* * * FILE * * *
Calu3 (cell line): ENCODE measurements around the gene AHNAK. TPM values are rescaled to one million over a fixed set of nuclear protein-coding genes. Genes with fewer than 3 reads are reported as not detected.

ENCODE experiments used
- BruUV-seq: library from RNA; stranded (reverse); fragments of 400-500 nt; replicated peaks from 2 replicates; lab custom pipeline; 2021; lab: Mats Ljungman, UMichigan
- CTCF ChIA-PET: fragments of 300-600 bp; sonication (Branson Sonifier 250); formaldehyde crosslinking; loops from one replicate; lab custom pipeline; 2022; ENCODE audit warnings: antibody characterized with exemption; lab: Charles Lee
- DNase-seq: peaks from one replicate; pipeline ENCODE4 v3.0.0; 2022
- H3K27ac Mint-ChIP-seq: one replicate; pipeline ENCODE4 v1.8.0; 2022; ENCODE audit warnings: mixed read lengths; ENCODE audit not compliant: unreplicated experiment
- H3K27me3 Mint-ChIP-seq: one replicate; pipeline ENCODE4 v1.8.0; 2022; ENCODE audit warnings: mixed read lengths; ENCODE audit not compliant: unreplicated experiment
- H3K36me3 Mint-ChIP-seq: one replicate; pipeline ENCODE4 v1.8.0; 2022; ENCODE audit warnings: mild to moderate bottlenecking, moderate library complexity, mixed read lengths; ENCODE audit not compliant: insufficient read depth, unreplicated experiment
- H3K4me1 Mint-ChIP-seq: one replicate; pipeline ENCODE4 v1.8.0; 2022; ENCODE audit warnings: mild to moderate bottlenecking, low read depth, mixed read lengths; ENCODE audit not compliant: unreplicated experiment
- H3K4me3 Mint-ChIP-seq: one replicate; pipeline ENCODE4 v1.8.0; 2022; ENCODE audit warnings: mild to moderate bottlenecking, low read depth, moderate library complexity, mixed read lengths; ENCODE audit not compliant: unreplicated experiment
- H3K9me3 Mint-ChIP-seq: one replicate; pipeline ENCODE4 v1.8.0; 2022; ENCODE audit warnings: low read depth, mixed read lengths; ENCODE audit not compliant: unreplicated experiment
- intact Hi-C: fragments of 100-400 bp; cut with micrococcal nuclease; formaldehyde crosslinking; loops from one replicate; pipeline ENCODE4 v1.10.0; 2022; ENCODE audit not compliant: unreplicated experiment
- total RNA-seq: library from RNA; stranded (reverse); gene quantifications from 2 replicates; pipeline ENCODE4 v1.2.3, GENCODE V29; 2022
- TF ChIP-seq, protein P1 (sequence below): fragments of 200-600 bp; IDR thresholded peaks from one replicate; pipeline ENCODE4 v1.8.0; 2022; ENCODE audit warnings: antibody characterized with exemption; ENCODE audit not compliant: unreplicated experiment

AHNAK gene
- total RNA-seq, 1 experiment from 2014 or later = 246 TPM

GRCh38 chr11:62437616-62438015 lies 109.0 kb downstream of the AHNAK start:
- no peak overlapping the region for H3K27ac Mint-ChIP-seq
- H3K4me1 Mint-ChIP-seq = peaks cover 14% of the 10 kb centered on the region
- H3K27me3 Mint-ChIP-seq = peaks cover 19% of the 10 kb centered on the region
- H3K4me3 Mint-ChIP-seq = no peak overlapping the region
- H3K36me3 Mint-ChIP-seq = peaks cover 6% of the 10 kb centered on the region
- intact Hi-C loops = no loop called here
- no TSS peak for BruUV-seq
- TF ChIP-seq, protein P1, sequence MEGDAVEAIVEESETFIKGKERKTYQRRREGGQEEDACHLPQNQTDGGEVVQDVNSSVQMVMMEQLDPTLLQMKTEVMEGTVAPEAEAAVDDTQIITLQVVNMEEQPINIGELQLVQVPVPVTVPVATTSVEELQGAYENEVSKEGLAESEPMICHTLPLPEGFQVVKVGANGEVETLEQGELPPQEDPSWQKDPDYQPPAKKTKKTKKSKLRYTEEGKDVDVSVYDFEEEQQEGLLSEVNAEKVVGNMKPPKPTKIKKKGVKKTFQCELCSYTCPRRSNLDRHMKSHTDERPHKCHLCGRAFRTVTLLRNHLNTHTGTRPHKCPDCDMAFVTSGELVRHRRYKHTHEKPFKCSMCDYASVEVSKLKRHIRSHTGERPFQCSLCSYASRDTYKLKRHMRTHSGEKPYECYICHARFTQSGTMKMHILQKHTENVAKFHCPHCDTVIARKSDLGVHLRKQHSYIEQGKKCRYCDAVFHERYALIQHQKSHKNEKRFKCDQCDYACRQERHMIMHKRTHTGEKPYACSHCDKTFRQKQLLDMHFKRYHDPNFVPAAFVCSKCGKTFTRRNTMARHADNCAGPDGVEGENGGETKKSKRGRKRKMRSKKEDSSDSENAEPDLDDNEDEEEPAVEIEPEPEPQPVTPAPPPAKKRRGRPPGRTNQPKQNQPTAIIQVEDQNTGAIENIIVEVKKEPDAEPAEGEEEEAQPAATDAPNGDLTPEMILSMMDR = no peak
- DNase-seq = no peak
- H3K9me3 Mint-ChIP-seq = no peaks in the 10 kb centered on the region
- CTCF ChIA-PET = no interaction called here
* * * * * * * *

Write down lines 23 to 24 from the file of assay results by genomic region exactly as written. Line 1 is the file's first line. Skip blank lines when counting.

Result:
- intact Hi-C loops = no loop called here
- no TSS peak for BruUV-seq